As the elevator continued to shake, I had no sense of where I was or what floor I was on. The doors opened on the fourth floor and I automatically fled. The voice came back over the intercom “No, stay on the elevator. I promise you are okay. We are going to get you down.” I stepped back into the car. As the elevator doors closed before me, I questioned my decision. It could fall again. But, in a few seconds the doors opened in the lobby. I was safe.

Later, my partner Adam asked me why I had not just gotten off on the fourth floor and taken the other elevator—the “safe” elevator. “I don’t know,” I answered. It was a reasonable question. “I guess I just felt I had to trust.”

That Sunday, I am sitting on a bench at the end of my block facing the East River. I watch the murky brown water as it flows effortlessly between the concrete of Manhattan and the smokestacks on Roosevelt Island. I notice a beauty in the ripples and rhythmic movement as it glides. It is polluted, yet it still flows. What man has done to this river has not stopped its graceful purpose. It continues on as buildings fall and rise again around it, it continues on its way. As I watch, I let go and feel myself flow along with the currents.

I can feel the years of trauma—the illness—the fears, abandonments, the hungers and desperation. I let it all go in acceptance and I imagine it flowing down the murky river.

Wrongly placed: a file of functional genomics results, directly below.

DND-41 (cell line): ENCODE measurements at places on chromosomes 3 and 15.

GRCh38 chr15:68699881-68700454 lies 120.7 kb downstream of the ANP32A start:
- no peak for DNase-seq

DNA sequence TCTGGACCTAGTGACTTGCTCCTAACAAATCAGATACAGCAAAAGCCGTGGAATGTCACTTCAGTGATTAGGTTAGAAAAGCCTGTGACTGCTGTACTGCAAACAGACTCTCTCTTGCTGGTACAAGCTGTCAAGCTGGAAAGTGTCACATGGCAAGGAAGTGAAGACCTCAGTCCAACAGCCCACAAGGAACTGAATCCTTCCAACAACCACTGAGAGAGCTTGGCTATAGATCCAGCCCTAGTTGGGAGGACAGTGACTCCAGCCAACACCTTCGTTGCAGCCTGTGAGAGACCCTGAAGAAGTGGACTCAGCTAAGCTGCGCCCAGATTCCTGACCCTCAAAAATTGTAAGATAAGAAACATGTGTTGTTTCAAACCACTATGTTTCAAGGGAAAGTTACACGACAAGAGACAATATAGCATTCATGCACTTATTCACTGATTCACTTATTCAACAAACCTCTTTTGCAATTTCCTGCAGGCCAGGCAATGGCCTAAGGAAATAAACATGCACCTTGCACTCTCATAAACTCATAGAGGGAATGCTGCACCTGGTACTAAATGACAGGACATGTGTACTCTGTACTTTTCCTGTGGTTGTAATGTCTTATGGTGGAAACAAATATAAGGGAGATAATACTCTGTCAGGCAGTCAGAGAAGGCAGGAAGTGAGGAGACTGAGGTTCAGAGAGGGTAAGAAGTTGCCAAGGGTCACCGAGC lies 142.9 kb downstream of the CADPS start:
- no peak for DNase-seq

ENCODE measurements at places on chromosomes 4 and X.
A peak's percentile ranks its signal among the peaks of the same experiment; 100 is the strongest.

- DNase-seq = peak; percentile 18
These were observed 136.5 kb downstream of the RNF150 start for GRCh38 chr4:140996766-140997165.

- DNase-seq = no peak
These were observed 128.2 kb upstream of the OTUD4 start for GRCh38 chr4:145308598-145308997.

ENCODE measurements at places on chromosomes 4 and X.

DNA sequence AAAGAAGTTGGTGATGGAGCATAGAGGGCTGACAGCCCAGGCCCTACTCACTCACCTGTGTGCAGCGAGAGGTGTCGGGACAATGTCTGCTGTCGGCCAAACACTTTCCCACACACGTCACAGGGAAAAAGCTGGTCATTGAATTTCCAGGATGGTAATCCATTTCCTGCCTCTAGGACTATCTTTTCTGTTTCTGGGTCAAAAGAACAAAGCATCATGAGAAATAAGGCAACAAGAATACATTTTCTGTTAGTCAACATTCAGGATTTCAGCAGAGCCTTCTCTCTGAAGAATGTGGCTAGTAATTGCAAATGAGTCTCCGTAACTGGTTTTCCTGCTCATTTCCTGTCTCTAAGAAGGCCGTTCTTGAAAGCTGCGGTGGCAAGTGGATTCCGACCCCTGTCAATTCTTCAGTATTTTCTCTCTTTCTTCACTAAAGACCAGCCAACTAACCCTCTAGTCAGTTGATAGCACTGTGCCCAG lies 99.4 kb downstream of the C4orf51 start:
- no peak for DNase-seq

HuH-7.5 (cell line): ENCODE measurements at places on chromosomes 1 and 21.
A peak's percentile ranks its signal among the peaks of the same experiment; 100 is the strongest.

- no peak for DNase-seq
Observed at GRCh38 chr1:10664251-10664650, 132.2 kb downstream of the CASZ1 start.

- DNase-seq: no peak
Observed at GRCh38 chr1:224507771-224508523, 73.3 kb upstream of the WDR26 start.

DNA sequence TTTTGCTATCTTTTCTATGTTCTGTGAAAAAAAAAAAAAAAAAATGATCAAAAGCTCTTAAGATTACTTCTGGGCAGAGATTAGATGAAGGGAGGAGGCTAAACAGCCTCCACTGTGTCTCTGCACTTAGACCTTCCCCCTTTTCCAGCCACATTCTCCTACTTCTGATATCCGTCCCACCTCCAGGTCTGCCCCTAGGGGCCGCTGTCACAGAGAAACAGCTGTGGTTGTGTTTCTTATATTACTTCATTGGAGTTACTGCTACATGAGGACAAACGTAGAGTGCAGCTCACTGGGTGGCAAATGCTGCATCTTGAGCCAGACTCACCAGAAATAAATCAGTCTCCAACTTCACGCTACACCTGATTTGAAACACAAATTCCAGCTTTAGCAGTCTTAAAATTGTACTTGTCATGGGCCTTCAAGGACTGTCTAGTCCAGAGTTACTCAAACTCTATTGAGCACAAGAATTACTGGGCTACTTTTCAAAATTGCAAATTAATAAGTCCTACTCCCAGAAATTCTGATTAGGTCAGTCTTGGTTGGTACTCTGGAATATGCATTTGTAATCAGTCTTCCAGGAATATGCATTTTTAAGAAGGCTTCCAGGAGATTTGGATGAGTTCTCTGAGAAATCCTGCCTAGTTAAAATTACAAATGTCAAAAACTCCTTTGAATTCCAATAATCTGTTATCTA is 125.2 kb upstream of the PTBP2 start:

I can also see all the times I have not been there for myself and all the moments I have not shown myself compassion and love that I so deserve through all that I have been through. I have no control over what has happened or how others might have treated me, but I have often been my own worst enemy. I was often the one who forgot about me.

Later in the day, I read a piece in the New York Times about Jesus’ last words on the cross. It is Easter Sunday and the article is in the beliefs section. At the end of the article the writer writes of Alton Logan, a man who was wrongly sent to prison for 26 years. Another man had confessed to the crime, but that man’s lawyers chose to remain quiet until after their client died. They did not want to violate the attorney-client privilege. They left Alton in prison for years even though they had the information that would have set him free.

Mr. Logan spoke about the anger and abandonment he felt and how he ultimately surrendered. ”We need to trust that although God may be testing us, he never abandons us. We need to do what Jesus did when he said with his dying breath “Father into your hands I commend my spirit.”

This man, who had many years of his life taken away when others could have saved him but did nothing, saved himself in surrendering. He saved his own spirit. Once again, I am shown the graceful healing of surrender and trust.

“There comes a time when we must put everything back in God’s hands.” Logan added.

For me, that time is now. I have held on to it myself for far too long, and I am exhausted. I am still not giving up, but I am finally truly surrendering. It is the most loving act I have ever done for myself.


JuliaJulia Tuchman is a writer, Akashic Field Therapist and spiritual counselor. She is currently surrendering in New York City. Visit her at JuliaTuchman.com.